A Massachusetts OUI roadblock conducted in Quincy was upheld as Constitutional by the Massachusetts Supreme Judicial Court in the case of Commonwealth v. Murphy. The DUI lawyer in Murphy argued that the roadblock was unconstitutional under Article 14 of the Massachusetts Declaration of Rights because it gave the officer unchecked discretion to order a driver from the follow of traffic and into the sobriety checkpoint where further inquiry into the drivers ability to operate a motor vehicle will be conducted.
In the case of Commonwealth v. McGeoghegan, 389 Mass. 137 (1983), the Massachusetts Supreme Judicial Court held that sobriety checkpoints are reasonable under the Fourth Amendment and Article 14, as long as the selection of motor vehicles to be stopped is not arbitrary, safety is assured, motorists’ inconvenience minimized, and assurance must be given that the procedure is being conducted pursuant to a plan devised by law enforcement supervisory personnel. The United States Supreme Court held that DUI roadblocks are permissible under the federal constitution in Michigan Dep’t of State Police v. Sitz, 496 U.S. 444 (1990).
In Murphy, the trial judge found that the State police protocol and guidelines along with the instructions from the Major did not provide neutral criteria by which to direct cars from the follow of traffic. Accordingly, the judge found that the Quincy roadblock was contrary to the Massachusetts DUI roadblock case law and therefore a violation of Article 14 of the State Constitution.
The Massachusetts Supreme Judicial Court, reversed the trial judge, holding that although there is some potential for abuse by officers, the requirement that an officer have reasonable suspicion to direct a driver from the flow of traffic is sufficient to provide object criteria to satisfy Article 14 of the State Constitution.
The court suggested that it would require the officers to greet each vehicle the same as set forth in the roadblock plan. In the Murphy case, the officer was instructed to make a brief and courteous statement to the operator of the motor vehicle, such as Good Evening, this is a State Police Sobriety checkpoint, we are checking all operators for sobriety. If the officer observes any articulable sign of possible intoxication, impairment or contraband, then further inquiry should be made at the designated screening area. The Court held that the guidelines used by the State police in the Quincy area where less intrusive than the guidelines upheld in prior cases that allowed inquiry into alcohol consumption if signs of impairments, glassy eyes, odor of alcohol and slurred speech were present.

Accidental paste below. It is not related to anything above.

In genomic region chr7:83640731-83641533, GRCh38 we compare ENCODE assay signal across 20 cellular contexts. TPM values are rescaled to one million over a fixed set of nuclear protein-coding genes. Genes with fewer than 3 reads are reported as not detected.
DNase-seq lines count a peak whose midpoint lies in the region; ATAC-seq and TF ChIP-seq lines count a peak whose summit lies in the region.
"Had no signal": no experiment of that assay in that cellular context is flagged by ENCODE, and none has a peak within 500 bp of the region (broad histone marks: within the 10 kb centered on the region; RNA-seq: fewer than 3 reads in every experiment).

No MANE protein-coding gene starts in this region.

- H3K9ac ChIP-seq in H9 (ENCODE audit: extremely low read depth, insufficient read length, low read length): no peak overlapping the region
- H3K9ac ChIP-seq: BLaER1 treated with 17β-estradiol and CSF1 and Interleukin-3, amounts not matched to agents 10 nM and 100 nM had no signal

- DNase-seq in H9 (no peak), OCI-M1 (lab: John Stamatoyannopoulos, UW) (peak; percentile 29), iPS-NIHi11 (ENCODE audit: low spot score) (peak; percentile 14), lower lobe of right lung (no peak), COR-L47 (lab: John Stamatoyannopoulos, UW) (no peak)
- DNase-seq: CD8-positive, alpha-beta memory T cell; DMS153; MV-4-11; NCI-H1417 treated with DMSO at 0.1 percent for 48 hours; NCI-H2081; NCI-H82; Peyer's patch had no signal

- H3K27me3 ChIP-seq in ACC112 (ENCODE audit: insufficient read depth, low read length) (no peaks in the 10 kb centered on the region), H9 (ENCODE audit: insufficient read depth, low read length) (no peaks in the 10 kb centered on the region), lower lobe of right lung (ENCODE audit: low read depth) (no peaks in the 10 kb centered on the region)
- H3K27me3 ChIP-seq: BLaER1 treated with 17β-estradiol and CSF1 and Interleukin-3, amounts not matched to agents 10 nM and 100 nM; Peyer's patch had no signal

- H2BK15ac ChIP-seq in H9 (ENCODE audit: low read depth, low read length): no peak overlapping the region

The Murphy case supports DUI lawyers raising motions to suppress challenging the reasonable suspicion of ordering the driver from the flow of traffic and the propriety of questioning regarding alcohol consumption, depending on the language of the roadblock plan. The SJC should have followed the lead of the trial judge in Quincy and required supervisory officers to provide more detailed and objective criteria that must be followed before directing someone from the flow of traffic. Because a Massachusetts OUI charge is a crime of opinion that someone is impaired, the Constitutional protections of being free from unreasonable searches and seizures should require the State police to set forth specific criteria to guide an officers discretion. One officer may feel that a mere odor of alcohol is enough; another may feel odor should be combined with other signs of impairment. The trial justice was clearly correct in recognizing the potential for officers to make arbitrary decisions as to who to direct from the flow of traffic. Issues regarding roadblocks will continue to confront trial judges trying to balance current case law against constitutional requirements.
Massachusetts OUI roadblock stops are generally extremely defensible cases. Typically, the officer allows the motorist to drive from the check point to the screening area. This suggests that the impairment was not obvious; second, there is generally no evidence of erratic operation. Accordingly, roadblock cases require the Commonwealth to rely on the results of unreliable field sobriety tests. Attorney DelSignore defends Massachusetts OUI roadblock cases throughout the Commonwealth of Massachusetts, including Quincy, Brockton, Dartmouth and Brighton. Call for a free evaluation of your case.